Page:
Minnetonka-based Opus Group now has a $1.6 billion pipeline of projects underway across the country — the most since the Great Recession — including thousands of rentals. That includes a 225-unit apartment building that’s about to break ground just a half-dozen blocks from 365 Nicollet along West River Parkway in the North Loop. Opus paid the Star Tribune Media Co. more than $7 million for that vacant 2.6-acre site on Monday, and construction is expected to begin by the end of the year.
Murnane said he expects 365 Nicollet to take about a year to reach full occupancy. About 25 percent has been leased so far, and many of the most expensive units, including some that fetch more than $10,000 per month, have already been rented.
With two upscale condo towers about to break ground nearby, and a record number of apartments expected to be completed this year, there’s some concern that rental absorption will slow.
So far, the numbers are encouraging. The average vacancy rate in downtown Minneapolis during the second quarter was only 2.9 percent, according to Marquette Advisors, not including buildings still in the lease-up phase.
That’s why, Murnane said, the strategy was to offer the best possible amenities and finishes. The development team analyzed what worked best at Nic on Fifth, which filled quickly when it opened, and they toured projects in big cities across the country in search of the latest and greatest amenities.
The building has a bike lounge with a professional stainless steel wash station. Though there’s a parking space for every unit, the building has its own transit center where residents can have a cup of coffee and watch a monitor that displays real-time information about ride-sharing services and the arrival of the next buses. There’s a Zen relaxation room with bubbling waterfalls, a canine spa with an indoor doggy relief area (one for big dogs, another for small ones) and a private dining/boardroom for extra-intimate gatherings.
Based on leasing activity at Nic on Fifth, the developers increased the size of the units and included features meant to compete with for-sale condos. All of the units have smart thermostats that allow residents to control the temperature remotely, and some have real wood floors, walk-in pantries and custom cabinets including islands with waterfall-style granite counters.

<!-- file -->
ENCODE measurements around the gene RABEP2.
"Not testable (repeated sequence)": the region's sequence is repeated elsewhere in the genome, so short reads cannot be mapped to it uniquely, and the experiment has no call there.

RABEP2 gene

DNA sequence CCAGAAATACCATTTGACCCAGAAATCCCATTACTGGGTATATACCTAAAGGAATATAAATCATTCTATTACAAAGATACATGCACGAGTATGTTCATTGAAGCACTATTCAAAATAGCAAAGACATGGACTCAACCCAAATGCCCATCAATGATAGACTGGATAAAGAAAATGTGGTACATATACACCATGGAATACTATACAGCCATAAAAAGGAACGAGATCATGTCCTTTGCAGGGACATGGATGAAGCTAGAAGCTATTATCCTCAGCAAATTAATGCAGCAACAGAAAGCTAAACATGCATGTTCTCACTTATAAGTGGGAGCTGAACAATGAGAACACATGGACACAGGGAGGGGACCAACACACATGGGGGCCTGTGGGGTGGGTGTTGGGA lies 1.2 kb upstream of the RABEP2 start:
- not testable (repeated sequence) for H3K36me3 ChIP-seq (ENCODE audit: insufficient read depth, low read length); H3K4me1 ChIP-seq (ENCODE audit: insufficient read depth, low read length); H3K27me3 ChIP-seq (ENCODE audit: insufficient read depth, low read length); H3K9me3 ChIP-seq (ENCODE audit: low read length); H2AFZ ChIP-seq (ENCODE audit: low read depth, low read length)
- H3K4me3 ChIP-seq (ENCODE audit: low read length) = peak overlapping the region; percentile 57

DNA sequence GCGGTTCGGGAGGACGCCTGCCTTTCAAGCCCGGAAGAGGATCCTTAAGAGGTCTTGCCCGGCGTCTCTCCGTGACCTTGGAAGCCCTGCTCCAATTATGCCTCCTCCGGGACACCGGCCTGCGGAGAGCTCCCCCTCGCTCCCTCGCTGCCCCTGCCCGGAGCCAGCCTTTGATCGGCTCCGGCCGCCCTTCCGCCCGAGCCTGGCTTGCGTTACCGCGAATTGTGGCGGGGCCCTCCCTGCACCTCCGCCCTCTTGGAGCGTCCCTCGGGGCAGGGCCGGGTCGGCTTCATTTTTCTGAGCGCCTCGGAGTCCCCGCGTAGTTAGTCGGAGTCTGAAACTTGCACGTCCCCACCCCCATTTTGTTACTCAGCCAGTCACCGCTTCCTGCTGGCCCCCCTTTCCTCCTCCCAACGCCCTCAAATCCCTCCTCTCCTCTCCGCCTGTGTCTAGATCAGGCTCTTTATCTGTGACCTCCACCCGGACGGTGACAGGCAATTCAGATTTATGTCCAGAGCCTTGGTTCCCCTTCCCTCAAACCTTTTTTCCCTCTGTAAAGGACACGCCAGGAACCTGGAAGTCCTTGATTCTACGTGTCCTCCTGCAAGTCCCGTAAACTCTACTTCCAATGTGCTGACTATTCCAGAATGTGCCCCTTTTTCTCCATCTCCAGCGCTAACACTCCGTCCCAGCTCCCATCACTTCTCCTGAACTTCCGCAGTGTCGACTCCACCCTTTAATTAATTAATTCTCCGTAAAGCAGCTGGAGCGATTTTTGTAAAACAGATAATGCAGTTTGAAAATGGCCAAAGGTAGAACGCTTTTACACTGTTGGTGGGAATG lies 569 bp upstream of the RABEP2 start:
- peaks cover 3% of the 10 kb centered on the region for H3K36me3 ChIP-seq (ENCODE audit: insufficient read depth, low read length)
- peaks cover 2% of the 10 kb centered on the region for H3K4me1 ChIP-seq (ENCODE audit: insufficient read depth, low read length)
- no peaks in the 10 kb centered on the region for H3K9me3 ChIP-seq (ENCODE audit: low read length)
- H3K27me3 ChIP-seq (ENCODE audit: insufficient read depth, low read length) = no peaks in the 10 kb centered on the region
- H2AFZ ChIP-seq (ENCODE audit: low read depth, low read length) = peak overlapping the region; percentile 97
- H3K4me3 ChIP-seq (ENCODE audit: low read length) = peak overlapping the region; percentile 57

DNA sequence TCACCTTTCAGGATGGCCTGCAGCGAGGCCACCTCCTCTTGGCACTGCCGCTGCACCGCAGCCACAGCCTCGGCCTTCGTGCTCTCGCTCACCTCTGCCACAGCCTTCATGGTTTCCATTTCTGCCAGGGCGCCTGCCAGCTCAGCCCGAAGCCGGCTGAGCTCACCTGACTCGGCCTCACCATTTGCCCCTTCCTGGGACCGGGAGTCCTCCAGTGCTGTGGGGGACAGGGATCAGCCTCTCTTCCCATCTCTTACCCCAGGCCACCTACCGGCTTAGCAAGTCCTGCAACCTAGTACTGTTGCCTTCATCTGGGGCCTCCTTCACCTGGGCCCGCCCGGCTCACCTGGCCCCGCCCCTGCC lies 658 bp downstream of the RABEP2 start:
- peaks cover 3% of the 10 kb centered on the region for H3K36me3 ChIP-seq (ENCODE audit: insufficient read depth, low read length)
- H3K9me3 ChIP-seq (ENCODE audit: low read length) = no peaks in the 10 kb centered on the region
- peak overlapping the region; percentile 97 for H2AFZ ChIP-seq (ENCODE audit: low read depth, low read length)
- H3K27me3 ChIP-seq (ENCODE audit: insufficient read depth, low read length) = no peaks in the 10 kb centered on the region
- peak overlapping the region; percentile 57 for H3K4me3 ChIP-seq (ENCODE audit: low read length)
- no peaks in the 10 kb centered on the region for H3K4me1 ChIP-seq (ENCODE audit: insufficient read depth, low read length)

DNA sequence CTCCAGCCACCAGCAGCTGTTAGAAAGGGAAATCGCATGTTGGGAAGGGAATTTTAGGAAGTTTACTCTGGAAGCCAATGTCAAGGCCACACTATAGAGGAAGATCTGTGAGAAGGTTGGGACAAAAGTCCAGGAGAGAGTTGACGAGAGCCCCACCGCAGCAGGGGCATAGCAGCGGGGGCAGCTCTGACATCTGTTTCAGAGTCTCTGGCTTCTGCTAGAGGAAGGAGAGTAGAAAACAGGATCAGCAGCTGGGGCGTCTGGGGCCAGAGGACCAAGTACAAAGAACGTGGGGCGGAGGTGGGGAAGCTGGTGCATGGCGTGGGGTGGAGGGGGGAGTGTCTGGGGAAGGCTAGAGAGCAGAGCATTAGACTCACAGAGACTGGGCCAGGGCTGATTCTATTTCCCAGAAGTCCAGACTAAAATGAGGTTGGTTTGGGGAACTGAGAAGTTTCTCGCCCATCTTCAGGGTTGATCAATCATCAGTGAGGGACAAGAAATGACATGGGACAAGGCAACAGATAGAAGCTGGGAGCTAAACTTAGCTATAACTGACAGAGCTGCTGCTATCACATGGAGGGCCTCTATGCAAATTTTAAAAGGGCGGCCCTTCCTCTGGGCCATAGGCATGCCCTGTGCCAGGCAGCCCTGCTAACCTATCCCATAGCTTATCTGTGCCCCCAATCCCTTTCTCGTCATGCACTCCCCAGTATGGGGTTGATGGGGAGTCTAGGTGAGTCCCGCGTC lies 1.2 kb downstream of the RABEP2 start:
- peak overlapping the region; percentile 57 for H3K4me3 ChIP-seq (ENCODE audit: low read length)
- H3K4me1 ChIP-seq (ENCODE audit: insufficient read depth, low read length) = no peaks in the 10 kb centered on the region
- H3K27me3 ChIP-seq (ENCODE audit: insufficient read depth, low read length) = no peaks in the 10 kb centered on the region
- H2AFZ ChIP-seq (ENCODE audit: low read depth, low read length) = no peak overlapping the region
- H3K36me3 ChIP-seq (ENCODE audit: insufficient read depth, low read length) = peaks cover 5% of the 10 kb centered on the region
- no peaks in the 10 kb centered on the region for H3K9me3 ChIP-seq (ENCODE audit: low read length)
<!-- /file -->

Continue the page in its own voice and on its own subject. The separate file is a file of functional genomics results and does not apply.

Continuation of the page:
From a wraparound balcony of a top-floor, 1,970-square-foot penthouse apartment that rents for $6,400, Matt Rauenhorst has a clear view of the last undeveloped block along the mall: the Nicollet Hotel block at the corner of Washington and Nicollet.
That’s where, after years of planning, competing developer United Properties plans to start construction on an office-hotel-condo tower in the spring. The company has said it hopes to complete the building in 2021, exactly three decades after the demolition of the Nicollet Hotel.
Rauenhorst said that he’s a champion of the United Properties plans for the site, which would fill the last full block along the Mall. It’s a moment that has been a long time coming, he said.
He remembers walking the 365 Nicollet block with his grandfather shortly after he acquired it and listening to him envision what could eventually become of the Nicollet Mall: a place where people could live and work.
“He had great affection for the city of Minneapolis,” Rauenhorst said. “It is amazing to see that vision alive, up and down the mall, from the collective efforts of so many who love Minneapolis.”